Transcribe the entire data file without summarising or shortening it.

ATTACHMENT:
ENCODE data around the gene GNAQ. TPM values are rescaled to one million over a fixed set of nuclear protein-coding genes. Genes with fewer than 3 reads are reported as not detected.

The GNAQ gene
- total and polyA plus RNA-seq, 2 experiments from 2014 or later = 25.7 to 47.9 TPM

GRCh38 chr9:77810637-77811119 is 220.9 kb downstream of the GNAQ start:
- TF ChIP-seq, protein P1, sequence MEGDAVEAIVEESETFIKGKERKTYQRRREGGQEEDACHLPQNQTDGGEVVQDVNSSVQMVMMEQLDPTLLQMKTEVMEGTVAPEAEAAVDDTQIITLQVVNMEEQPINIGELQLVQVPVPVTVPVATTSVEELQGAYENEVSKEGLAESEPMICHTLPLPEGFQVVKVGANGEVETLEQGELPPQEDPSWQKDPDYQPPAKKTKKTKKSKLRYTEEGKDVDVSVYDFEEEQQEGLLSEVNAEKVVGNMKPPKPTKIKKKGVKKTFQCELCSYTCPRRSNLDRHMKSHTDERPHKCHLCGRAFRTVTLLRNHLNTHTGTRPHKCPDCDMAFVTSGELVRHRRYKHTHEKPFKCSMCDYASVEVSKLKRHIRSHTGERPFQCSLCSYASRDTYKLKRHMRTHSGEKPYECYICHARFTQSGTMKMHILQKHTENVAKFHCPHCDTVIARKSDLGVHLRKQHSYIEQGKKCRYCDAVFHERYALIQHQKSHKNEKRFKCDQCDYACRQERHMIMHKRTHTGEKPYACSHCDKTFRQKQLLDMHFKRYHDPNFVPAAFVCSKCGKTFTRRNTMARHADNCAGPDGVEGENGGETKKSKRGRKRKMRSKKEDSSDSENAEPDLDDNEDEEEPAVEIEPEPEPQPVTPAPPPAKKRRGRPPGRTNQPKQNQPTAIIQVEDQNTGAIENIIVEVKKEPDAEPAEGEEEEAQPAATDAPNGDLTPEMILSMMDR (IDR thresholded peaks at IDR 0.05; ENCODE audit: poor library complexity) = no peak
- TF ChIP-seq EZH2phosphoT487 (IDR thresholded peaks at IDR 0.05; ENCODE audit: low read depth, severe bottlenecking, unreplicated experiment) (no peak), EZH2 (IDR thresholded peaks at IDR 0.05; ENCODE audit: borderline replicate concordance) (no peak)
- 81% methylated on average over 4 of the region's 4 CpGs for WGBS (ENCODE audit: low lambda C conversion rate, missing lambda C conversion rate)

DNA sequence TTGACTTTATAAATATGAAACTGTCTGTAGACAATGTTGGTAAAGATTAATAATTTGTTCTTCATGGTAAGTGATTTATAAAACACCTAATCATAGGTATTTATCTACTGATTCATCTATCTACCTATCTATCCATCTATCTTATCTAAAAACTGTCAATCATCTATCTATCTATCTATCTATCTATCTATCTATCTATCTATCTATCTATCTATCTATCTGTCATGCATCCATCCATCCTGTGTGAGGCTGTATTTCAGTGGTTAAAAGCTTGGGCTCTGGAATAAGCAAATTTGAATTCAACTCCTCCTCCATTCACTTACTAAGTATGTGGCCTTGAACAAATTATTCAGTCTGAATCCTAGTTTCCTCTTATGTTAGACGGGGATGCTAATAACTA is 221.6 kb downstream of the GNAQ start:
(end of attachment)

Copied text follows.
ENCODE data around the gene GNAQ. TPM values are rescaled to one million over a fixed set of nuclear protein-coding genes. Genes with fewer than 3 reads are reported as not detected.

The GNAQ gene
- total and polyA plus RNA-seq, 2 experiments from 2014 or later = 25.7 to 47.9 TPM

GRCh38 chr9:77810637-77811119 is 220.9 kb downstream of the GNAQ start:
- TF ChIP-seq, protein P1, sequence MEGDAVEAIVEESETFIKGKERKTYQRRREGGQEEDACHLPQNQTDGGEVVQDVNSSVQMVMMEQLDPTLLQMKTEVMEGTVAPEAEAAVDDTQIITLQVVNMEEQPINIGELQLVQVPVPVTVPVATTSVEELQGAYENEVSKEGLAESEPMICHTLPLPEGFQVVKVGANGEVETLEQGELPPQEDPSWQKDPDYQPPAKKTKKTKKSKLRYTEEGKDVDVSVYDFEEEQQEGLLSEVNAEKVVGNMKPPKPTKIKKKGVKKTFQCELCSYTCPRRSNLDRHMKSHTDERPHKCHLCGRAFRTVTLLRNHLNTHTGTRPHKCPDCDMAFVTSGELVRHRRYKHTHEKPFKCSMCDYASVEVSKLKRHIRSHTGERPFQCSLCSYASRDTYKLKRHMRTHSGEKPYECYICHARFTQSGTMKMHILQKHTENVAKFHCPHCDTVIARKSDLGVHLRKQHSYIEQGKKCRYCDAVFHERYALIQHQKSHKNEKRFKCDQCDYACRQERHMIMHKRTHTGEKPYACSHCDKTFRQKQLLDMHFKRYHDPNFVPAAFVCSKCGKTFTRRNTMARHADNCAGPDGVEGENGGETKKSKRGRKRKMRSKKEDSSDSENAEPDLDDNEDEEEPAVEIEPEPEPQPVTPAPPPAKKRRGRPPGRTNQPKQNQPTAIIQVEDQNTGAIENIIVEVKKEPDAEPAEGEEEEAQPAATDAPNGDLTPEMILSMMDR (IDR thresholded peaks at IDR 0.05; ENCODE audit: poor library complexity) = no peak
- TF ChIP-seq EZH2phosphoT487 (IDR thresholded peaks at IDR 0.05; ENCODE audit: low read depth, severe bottlenecking, unreplicated experiment) (no peak), EZH2 (IDR thresholded peaks at IDR 0.05; ENCODE audit: borderline replicate concordance) (no peak)
- 81% methylated on average over 4 of the region's 4 CpGs for WGBS (ENCODE audit: low lambda C conversion rate, missing lambda C conversion rate)

DNA sequence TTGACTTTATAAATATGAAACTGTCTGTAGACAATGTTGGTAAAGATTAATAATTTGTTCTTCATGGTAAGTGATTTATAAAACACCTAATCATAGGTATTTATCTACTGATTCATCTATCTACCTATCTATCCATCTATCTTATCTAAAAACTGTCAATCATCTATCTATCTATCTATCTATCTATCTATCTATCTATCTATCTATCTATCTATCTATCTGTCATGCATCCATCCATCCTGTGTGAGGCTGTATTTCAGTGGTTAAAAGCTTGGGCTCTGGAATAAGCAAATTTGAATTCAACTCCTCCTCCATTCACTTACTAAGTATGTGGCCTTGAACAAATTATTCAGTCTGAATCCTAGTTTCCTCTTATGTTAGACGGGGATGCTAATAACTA is 221.6 kb downstream of the GNAQ start: